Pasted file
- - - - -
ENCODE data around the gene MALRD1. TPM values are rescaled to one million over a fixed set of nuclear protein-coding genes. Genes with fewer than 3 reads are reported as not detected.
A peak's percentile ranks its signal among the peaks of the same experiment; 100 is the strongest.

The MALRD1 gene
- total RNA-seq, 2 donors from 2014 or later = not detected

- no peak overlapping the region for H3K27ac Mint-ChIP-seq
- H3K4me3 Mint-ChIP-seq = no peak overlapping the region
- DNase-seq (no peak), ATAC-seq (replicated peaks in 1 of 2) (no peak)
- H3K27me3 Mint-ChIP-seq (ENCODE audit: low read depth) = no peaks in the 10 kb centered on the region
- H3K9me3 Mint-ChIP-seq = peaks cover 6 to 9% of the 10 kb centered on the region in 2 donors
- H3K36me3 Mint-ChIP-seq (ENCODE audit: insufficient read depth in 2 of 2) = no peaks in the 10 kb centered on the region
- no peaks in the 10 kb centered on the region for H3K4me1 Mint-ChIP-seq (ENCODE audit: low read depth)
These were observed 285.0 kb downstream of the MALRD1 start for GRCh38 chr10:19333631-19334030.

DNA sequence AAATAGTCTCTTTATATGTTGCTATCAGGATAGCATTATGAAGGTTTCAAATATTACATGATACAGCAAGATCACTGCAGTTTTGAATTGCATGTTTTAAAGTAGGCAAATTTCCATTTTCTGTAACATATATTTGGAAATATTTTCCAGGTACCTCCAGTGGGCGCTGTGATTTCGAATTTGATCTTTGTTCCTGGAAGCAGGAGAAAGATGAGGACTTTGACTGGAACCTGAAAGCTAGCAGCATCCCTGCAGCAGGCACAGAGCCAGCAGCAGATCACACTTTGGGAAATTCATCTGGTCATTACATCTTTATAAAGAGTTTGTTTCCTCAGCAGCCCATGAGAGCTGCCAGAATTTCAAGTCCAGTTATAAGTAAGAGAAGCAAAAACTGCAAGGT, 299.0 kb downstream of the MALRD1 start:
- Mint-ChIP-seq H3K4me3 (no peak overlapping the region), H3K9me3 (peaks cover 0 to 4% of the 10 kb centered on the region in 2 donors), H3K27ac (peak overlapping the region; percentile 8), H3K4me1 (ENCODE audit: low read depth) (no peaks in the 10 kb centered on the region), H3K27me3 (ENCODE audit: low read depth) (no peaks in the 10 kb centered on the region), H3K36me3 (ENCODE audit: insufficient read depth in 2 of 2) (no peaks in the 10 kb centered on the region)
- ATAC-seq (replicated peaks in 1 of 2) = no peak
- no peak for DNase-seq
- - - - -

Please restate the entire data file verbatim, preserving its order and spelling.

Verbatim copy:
ENCODE data around the gene MALRD1. TPM values are rescaled to one million over a fixed set of nuclear protein-coding genes. Genes with fewer than 3 reads are reported as not detected.
A peak's percentile ranks its signal among the peaks of the same experiment; 100 is the strongest.

The MALRD1 gene
- total RNA-seq, 2 donors from 2014 or later = not detected

- no peak overlapping the region for H3K27ac Mint-ChIP-seq
- H3K4me3 Mint-ChIP-seq = no peak overlapping the region
- DNase-seq (no peak), ATAC-seq (replicated peaks in 1 of 2) (no peak)
- H3K27me3 Mint-ChIP-seq (ENCODE audit: low read depth) = no peaks in the 10 kb centered on the region
- H3K9me3 Mint-ChIP-seq = peaks cover 6 to 9% of the 10 kb centered on the region in 2 donors
- H3K36me3 Mint-ChIP-seq (ENCODE audit: insufficient read depth in 2 of 2) = no peaks in the 10 kb centered on the region
- no peaks in the 10 kb centered on the region for H3K4me1 Mint-ChIP-seq (ENCODE audit: low read depth)
These were observed 285.0 kb downstream of the MALRD1 start for GRCh38 chr10:19333631-19334030.

DNA sequence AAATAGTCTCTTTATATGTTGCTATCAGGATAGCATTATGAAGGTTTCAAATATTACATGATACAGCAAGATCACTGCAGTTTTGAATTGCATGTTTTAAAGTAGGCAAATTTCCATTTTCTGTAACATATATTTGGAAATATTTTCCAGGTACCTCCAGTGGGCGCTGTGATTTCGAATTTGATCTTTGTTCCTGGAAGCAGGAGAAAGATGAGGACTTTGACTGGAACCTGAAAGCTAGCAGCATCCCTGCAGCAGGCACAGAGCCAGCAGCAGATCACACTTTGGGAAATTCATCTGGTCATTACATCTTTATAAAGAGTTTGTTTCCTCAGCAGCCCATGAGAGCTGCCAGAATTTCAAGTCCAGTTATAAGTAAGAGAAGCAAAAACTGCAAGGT, 299.0 kb downstream of the MALRD1 start:
- Mint-ChIP-seq H3K4me3 (no peak overlapping the region), H3K9me3 (peaks cover 0 to 4% of the 10 kb centered on the region in 2 donors), H3K27ac (peak overlapping the region; percentile 8), H3K4me1 (ENCODE audit: low read depth) (no peaks in the 10 kb centered on the region), H3K27me3 (ENCODE audit: low read depth) (no peaks in the 10 kb centered on the region), H3K36me3 (ENCODE audit: insufficient read depth in 2 of 2) (no peaks in the 10 kb centered on the region)
- ATAC-seq (replicated peaks in 1 of 2) = no peak
- no peak for DNase-seq